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  /  Ankle   /  Plantar fasciitis, definition, symptomes, causes, exercises

Plantar fasciitis, definition, symptomes, causes, exercises


Plantar fasciitis is one of the most common causes of heel pain. It involves inflammation of a thick band of tissue that runs across the bottom of each foot and connects the heel bone to the toes (plantar fascia).

Plantar fasciitis commonly causes stabbing pain that usually occurs with your first steps in the morning. As you get up and move, the pain normally decreases, but it might return after long periods of standing or when you stand up after sitting.


Plantar fasciitis causes pain in your heel. It’s usually worse when you take your first steps in the morning or after you’ve been sitting for a long time. It tends to feel better with activity but worsens again after you spend a long time on your feet.


Your fascia supports the muscles and arch of your foot. When it’s overly stretched, you can get tiny tears on its surface. This can bring on pain and inflammation.

Risk factors:

  • Are female
  • Are 40 to 60 years old
  • Are obese
  • Have flat feet or high arches
  • Have tight Achilles tendons, or “heel cords”
  • Have an unusual walk or foot position
  • Often wear high-heeled shoes
  • Spend many hours standing each day
  • Wear worn-out shoes with thin soles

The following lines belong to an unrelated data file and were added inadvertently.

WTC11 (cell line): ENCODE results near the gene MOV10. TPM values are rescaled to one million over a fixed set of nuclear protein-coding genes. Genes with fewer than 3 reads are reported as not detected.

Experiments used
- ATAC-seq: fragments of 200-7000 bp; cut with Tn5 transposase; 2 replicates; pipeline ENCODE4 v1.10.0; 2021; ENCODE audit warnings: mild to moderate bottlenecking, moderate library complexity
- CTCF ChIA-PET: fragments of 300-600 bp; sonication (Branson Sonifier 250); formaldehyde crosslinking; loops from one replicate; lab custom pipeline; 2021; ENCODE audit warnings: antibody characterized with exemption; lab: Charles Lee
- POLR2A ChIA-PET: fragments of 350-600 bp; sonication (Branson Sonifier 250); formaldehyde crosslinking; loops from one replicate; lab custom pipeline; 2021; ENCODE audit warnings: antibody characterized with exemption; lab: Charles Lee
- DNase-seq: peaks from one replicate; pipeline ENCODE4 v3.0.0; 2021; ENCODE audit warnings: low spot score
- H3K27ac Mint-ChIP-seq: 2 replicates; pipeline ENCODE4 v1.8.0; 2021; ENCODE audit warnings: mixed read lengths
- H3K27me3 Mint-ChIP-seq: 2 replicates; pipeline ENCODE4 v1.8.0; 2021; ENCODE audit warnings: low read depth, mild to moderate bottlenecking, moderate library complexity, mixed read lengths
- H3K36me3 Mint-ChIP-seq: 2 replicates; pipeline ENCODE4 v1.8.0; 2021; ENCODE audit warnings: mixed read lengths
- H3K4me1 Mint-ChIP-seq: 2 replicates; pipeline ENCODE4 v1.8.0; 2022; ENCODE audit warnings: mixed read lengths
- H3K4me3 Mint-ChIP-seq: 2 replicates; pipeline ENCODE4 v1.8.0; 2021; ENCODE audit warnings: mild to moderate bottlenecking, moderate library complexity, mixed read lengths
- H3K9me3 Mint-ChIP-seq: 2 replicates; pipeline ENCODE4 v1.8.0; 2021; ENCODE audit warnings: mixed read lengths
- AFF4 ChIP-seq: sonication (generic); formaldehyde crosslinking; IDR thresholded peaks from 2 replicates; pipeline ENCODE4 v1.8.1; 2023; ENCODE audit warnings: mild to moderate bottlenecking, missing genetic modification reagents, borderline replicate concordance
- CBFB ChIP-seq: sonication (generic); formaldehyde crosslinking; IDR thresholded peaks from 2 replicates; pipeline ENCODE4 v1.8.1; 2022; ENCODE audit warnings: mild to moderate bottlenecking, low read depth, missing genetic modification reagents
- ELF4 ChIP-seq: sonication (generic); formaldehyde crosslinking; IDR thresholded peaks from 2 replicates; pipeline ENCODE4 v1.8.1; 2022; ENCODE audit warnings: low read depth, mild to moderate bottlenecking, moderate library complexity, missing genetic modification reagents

Diagnosing Plantar Fasciitis

Your doctor will ask about your symptoms and check your feet to see where you’re having pain. They sometimes want you to have imaging tests to make sure something else isn’t causing your problem. These tests include:

  • An X-ray to rule out bone fractures or arthritis
  • An MRI to look for fractures

Plantar Fasciitis Treatment

Your treatments may include:

  •  Icing the area.
  •  Night splints. You wear these to stretch your calf and foot while you sleep.
  •  Physical therapy. Certain exercises can stretch your fascia and Achilles tendon and strengthen your leg muscles, which will make your ankle and heel more stable.
  •  Rest. Stop doing things that make the pain worse. This might include some types of exercise, like running or jumping.
  •  Supportive shoes or inserts. Shoes with thick soles and extra cushioning will make it less painful for you to stand or walk. Arch supports can distribute pressure more evenly across your feet.
  •  Taking pain-relieving non-steroidal anti-inflammatories (NSAIDs) like ibuprofen or naproxen sodium. Should not be given without a medical prescription.

Once you begin treatment, you’ll usually see improvement within a few weeks. If you aren’t better then, your doctor might try treatments like injections of platelet-rich plasma (PRP) to ease inflammation. In rare cases, you might need surgery.

As we mentioned before, physical therapy and exercises can play a huge role in reducing pain. The exercises will strengthen your leg muscles, but this needs to be done slowly and you have to be patient, since you are not going to see the result overnight.

This video show variety of exercises that can be done simply at home. Bear in mind that sometimes these exercises need a follow-up with your therapist especially when the pain is unbearable, or you are going through an acute inflammation. listen to your body, don’t push if any of the exercises given are triggering your pain.

Here is another video that can be helpful for plantar fasciitis:




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